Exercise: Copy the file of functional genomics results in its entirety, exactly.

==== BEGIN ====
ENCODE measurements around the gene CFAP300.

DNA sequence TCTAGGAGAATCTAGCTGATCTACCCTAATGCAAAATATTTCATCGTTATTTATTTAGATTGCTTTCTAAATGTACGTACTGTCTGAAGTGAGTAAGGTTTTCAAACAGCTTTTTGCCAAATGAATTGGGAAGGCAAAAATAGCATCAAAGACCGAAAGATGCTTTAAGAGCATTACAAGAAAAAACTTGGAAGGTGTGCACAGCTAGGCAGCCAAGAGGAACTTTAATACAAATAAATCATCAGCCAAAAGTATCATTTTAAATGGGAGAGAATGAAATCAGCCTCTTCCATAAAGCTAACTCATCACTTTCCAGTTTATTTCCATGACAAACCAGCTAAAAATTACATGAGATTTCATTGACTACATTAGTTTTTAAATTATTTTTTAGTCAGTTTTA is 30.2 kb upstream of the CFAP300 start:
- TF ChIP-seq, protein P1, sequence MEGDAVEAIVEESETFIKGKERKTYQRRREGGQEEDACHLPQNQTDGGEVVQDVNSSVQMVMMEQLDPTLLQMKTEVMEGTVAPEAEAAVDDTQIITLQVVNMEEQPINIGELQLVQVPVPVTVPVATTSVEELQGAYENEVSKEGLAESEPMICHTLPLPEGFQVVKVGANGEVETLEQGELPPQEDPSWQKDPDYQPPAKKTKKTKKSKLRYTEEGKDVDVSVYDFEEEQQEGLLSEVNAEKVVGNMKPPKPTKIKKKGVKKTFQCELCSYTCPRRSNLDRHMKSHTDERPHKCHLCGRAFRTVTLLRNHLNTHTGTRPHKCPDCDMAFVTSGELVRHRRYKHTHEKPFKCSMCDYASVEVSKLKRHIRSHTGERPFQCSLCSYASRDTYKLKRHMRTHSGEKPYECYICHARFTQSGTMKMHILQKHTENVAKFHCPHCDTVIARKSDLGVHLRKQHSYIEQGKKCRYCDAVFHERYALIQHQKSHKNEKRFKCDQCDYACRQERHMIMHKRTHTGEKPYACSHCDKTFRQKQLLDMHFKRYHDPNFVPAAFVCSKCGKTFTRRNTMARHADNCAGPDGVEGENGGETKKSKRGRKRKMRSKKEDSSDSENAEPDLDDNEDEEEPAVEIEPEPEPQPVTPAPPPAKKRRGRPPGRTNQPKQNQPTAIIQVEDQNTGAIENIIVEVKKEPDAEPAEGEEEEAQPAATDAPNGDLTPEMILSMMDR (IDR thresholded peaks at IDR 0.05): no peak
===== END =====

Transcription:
ENCODE measurements around the gene CFAP300.

DNA sequence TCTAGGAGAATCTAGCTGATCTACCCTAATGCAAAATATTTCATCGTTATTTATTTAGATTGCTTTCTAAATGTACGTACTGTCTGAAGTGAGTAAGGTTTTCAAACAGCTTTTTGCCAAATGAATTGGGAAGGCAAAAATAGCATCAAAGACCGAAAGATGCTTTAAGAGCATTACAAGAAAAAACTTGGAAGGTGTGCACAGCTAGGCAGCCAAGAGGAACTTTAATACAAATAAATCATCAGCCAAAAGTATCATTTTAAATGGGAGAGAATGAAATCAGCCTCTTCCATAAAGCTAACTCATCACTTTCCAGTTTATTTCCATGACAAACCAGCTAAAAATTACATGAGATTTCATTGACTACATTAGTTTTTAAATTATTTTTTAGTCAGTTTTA is 30.2 kb upstream of the CFAP300 start:
- TF ChIP-seq, protein P1, sequence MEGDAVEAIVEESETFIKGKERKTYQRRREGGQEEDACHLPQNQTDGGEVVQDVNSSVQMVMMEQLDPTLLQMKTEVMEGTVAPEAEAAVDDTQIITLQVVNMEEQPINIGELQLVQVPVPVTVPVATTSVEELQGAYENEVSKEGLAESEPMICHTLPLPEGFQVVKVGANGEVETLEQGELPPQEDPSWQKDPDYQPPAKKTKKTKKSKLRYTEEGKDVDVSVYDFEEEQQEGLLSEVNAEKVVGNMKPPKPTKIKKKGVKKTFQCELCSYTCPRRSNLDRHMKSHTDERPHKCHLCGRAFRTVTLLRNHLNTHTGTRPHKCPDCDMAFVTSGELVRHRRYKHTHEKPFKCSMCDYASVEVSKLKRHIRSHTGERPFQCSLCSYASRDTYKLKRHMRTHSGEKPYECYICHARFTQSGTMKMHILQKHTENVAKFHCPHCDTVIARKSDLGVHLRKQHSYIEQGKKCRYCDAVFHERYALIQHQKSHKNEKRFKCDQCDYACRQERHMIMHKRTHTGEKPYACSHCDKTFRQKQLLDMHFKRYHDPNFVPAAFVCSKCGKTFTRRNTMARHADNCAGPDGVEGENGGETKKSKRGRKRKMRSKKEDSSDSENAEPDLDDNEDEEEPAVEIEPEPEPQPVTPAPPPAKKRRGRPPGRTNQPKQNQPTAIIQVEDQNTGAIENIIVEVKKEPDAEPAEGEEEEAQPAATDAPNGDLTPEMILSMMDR (IDR thresholded peaks at IDR 0.05): no peak